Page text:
What’s Happening: Andre Aciman, Women’s Wartime ‘Heroism’

October 30, 2019


YJP Dinner
A diverse group of 20- and 30-something Jewish professionals celebrate Shabbat dinner in the La Brea-Third Street neighborhood. The evening includes a four-course dinner and an open bar. Attendees dine, network and gain the wisdom and confidence to take on the coming week. Bar opens at 6 p.m. Event continues until 11 p.m. $60-$70. Location emailed to guests upon registration. Online reservations only by clicking on the link above.

“Inspire Young Professionals”
“Friday Night Inspire,” a Shabbat at Beth Jacob Congregation, brings together young professionals. The evening includes kabbalat Shabbat services, socializing and a Kiddush with refreshments. Chava and Rabbi Robbie Tombosky host the evening, which is dedicated to the memory of the late Aaron Sichel. 5:45 p.m. Mincha, 6 p.m. kabbalat Shabbat, 6:30 p.m. schmoozing. RSVP to yp@bethjacob.org for the address. (310) 278-1911.

David Makovsky
Scholar and former Israeli journalist David Makovsky, who has studied the Middle East for 30 years, shares his perspectives on the region as Young Israel of Century City’s scholar-in-residence. Previously executive editor of The Jerusalem Post and diplomatic correspondent for the influential Israeli daily newspaper Haaretz, Makovsky delivers two major addresses, requiring reservations. “The Trump Administration and the Middle East: What Is Realistic?” is the topic of tonight’s Young Professionals Community Dinner. For Shabbat lunch at Pat’s restaurant, he discusses, “Israel and the Diaspora: Can This Marriage Be Saved?” 7 p.m. Young Professionals Community Dinner, $45 members, $55 general. 9 a.m. Shabbat morning services. 12:30 p.m. Shabbat lunch, $60 per adult member, $65 general, $35 per child ages 4-11. Young Israel of Century City, 9317 W. Pico Blvd. (310) 273-6954.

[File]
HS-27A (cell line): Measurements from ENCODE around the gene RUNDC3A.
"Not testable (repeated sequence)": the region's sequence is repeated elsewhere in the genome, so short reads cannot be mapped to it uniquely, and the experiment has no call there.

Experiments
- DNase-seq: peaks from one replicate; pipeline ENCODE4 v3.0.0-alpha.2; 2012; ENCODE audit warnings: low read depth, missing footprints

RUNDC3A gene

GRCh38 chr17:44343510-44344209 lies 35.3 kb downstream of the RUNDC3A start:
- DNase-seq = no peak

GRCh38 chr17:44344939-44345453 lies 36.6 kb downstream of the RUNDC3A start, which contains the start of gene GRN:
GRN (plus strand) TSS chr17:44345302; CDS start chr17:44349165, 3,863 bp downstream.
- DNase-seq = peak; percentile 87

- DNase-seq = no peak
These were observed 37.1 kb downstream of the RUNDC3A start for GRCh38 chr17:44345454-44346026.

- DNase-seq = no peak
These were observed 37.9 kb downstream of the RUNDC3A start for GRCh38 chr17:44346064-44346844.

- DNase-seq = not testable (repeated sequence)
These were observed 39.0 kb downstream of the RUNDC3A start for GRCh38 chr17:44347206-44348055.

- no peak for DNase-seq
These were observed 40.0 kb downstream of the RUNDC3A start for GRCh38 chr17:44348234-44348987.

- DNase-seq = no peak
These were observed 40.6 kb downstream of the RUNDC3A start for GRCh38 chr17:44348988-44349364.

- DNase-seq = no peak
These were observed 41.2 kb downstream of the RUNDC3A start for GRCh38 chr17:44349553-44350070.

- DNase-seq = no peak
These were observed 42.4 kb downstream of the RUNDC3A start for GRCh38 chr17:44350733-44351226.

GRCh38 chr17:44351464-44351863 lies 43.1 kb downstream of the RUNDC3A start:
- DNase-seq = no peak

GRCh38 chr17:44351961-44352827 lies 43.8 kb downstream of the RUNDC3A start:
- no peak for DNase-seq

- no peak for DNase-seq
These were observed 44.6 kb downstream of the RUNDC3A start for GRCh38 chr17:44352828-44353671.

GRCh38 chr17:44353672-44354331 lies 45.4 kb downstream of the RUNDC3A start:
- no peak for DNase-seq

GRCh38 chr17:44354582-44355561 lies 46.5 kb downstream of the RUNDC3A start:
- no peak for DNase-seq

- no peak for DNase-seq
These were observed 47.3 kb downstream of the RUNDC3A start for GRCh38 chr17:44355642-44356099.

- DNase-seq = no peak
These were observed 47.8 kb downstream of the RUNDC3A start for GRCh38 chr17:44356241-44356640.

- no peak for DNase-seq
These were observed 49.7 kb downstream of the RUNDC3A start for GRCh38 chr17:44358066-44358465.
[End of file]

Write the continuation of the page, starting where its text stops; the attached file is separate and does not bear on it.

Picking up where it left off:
Lev Eisha Shabbat
Lev Eisha, an upbeat community of Jewish women, holds a memorable Shabbat experience at Beth Shir Shalom in Santa Monica. Rabbi Toba August, Cindy Paley and Joy Krauthammer promise to elevate spirits with praying and singing. New faces always are welcome. Kiddush follows. 9:30 a.m.-noon. Beth Shir Shalom, 1827 California Ave., Santa Monica. (310) 575-0985.


Mitzvah Days
Emphasizing the ways one person can make a positive difference, Adat Ari El holds Mitzvah Day for the community. Participants meet puppies in training to be guide dogs, donate blood, offer their ponytails to children with hair loss, make sandwiches for food pantries, and bring board games, canned tuna, Halloween candy and even gently used jeans to the synagogue. All ages are welcome. 10 a.m.-12:30 p.m. Adat Ari El, 12020 Burbank Blvd., Valley Village. (818) 766-9426.


Sephardic Melodies in Downey
International singer and composer Nani brings her Sephardic music and jazz show to Temple Ner Tamid of Downey. Expect to see her at the piano and even playing trombone. Nani, the rare artist seeking to revive Ladino while blending Middle Eastern music with North African beats and her own ethnic jazz songs, has been compared to Nina Simone. The evening includes hors d’oeuvres, light drinks and a cash bar. 6-9 p.m. $36. Temple Ner Tamid, 10629 Lakewood Blvd., Downey. (562) 861-9276. Tickets available through eventbrite.com or the temple during business hours.

Comedy Night and Auction